Strandveld First Sighting Sauvignon Blanc 2015, $12.95, from South Africa has a splash of Semillon to round it out and give it body. A New Zealand writer refers to excellent entry and mid-palate, along with tropical fruit and, on the finish “fynbos… and buchu” – herbs specific to South Africa!
Bibi Graetz Casamatta Bianco, $14.95, is a Tuscan blend of Vermentino, Trebbiano, and Muscat. Vintages calls it fresh and stylish, a “fun and easy-drinking wine.
Eidosela Albariño 2015, $15.95 is a Spanish white carrying a Wine Enthusiast 90, tasting of green fruit with a pure and tangy finish to it. It was “#88 on their ‘Best 100 Best Buys‘ for 2016.
Leonardo Rosso 2014, $14.95 is a Tuscan blend with 85 per cent Sangiovese and15 per cent Merlot. Decanter World Wine Awards 2016 gives it a 95, calling it “fantastically perfumed with …black cherries and plum jam,” and a “beguiling sweetness on the juicy palate.”
Monte Del Frà, which provides us with excellent Valpolicellos and Ripassos now shares its Bardolino 2014, $14.95, a refreshing red with lifted acidity which begs to be chilled and enjoyed. Serve it with easy-going Italian food – sausages, pizza, and celebrate.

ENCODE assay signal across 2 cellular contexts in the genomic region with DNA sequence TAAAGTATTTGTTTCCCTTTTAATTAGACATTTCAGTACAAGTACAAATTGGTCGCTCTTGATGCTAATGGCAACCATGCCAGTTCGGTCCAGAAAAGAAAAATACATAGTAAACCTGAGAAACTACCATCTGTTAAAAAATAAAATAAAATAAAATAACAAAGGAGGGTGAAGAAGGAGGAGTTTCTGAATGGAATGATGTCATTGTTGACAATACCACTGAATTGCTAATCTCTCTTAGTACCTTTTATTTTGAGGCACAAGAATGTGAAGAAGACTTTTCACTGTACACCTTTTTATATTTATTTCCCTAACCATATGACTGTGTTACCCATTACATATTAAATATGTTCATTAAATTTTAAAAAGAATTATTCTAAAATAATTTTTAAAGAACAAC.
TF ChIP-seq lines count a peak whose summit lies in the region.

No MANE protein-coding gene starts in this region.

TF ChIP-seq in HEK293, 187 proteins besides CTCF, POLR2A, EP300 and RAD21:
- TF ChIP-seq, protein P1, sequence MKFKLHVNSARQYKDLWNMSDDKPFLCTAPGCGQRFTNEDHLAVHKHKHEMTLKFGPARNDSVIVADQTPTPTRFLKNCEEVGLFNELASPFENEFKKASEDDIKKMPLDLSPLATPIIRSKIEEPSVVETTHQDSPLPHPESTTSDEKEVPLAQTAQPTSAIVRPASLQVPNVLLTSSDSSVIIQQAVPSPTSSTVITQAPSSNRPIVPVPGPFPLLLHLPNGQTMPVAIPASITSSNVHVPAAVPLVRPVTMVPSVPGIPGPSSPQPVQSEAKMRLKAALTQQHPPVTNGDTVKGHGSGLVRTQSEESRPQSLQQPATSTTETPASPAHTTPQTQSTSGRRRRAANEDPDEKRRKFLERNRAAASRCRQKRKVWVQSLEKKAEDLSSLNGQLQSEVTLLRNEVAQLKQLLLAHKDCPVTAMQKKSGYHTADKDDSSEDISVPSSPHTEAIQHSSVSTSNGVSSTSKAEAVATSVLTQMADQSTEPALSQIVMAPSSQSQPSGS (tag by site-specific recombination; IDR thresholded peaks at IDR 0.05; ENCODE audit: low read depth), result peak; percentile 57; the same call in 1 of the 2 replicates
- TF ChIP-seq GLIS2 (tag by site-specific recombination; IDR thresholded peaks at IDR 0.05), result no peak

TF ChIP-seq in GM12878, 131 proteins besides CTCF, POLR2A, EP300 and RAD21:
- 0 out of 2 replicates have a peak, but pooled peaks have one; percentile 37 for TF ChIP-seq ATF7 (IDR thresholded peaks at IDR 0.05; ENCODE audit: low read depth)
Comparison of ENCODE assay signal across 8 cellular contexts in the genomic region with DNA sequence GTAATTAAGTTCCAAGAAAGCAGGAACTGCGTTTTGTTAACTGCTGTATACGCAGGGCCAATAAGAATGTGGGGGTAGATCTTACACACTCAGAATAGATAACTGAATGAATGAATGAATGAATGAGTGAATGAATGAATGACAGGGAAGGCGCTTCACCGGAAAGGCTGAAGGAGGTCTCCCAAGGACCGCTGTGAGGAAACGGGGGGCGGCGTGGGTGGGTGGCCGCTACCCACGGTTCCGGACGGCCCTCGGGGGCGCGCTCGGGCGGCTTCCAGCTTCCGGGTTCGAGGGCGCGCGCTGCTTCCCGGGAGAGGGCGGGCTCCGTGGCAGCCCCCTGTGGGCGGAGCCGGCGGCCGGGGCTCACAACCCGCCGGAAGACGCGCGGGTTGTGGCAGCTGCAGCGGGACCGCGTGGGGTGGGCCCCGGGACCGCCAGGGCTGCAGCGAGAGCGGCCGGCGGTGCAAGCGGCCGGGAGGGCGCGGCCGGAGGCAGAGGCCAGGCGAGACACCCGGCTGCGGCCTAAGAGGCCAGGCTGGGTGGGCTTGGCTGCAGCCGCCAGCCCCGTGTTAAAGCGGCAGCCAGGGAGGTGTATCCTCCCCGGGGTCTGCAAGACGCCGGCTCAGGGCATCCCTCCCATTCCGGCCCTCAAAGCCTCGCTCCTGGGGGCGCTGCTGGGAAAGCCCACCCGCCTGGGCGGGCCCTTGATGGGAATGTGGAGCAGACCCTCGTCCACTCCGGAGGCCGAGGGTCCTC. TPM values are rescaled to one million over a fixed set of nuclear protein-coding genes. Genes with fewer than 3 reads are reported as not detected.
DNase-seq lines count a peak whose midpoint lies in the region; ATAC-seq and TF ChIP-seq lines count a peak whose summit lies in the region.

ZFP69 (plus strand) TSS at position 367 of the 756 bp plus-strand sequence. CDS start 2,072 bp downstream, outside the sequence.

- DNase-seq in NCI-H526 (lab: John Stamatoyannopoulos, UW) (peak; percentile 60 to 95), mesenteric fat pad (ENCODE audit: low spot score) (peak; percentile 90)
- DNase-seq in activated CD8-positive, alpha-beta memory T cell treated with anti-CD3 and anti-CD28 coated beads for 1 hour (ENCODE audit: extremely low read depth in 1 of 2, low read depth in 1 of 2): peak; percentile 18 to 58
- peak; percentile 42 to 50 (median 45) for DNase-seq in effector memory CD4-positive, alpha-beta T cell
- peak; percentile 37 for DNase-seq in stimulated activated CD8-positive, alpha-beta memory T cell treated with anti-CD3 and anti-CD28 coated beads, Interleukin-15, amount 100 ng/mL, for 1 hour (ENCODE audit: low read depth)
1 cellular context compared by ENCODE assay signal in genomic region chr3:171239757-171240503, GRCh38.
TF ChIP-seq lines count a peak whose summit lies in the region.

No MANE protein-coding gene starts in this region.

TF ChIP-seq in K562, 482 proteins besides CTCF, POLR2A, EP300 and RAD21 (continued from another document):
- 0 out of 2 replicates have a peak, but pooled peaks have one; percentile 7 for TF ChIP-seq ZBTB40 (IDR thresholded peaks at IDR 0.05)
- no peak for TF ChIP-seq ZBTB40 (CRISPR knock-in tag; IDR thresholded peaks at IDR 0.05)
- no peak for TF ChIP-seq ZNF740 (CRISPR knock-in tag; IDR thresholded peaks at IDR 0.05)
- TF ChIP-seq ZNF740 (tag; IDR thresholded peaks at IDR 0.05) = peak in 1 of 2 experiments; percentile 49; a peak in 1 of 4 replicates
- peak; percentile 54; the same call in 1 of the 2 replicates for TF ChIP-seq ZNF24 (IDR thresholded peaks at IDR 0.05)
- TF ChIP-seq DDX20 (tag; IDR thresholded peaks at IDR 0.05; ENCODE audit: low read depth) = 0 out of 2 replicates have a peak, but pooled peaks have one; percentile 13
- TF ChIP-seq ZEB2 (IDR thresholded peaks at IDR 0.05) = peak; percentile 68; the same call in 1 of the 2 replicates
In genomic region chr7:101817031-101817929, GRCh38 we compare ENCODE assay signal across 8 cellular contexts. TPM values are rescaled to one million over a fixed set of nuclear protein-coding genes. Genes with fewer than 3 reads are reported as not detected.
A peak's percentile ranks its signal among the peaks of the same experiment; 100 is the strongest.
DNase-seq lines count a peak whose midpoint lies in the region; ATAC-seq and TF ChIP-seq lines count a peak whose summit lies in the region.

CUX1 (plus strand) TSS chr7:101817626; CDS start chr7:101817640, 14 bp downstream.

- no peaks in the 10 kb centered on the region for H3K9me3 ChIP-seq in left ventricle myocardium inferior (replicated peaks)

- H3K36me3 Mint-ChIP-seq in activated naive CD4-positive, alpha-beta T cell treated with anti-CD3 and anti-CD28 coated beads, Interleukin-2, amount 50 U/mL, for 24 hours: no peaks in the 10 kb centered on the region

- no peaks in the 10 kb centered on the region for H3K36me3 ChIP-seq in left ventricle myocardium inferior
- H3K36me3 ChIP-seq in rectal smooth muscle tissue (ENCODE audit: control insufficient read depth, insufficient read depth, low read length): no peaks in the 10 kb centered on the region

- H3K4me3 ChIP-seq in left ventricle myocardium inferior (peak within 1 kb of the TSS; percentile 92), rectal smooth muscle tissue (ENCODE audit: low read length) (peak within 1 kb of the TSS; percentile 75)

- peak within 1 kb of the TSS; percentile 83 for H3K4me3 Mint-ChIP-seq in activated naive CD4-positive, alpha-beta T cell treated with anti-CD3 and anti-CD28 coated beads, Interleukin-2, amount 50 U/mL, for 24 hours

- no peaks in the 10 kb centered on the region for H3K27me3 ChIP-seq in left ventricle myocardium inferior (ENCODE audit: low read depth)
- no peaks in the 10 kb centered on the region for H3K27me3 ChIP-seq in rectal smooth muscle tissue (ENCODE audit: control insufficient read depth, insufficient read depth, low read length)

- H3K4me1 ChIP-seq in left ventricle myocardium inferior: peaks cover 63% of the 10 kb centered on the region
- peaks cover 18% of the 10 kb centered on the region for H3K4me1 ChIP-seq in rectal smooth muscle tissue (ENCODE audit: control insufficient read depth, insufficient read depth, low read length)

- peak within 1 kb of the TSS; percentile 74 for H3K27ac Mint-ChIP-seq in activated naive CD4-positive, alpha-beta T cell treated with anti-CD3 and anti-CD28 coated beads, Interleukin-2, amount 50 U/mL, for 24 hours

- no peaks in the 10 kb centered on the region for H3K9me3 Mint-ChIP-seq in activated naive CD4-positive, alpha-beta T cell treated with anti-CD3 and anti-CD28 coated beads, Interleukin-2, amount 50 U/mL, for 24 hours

Vidal –Fleury Côtes Du Rhone 2013, $15.95 also has a heady 95 from Decanter, which called it “powerful and intense with black cherry and muscular berry fruit… and some neat, grippy slightly salted tannins.”
There are two Cabernet Sauvignons to compare, Seven Falls 2013, $19.95, from Washington’s Columbia Valley, and Sister’s Run Old Testament 2014, $17, from Coonawarra in South Australia.
The Seven Falls’ “well-balanced palate offers coffee and dark fruit flavours” says the Wine Enthusiast – 90. With the Sister’s Run, the fruit emphasis is on black currant. While balanced, the style leans towards the drier end of the spectrum with spice and pepper on the finish.
Wildass Red 2013, $19.95, is a second-label offering from Niagara’s iconic Stratus Vineyards. It is a blend of several grapes, with medium body, lifted red berry fruit, and some savoury notes to accompany the light tannin.
There are many more great wines on the release, certainly in the $20 range and up. Be sure to have a chat with your LCBO Consultants.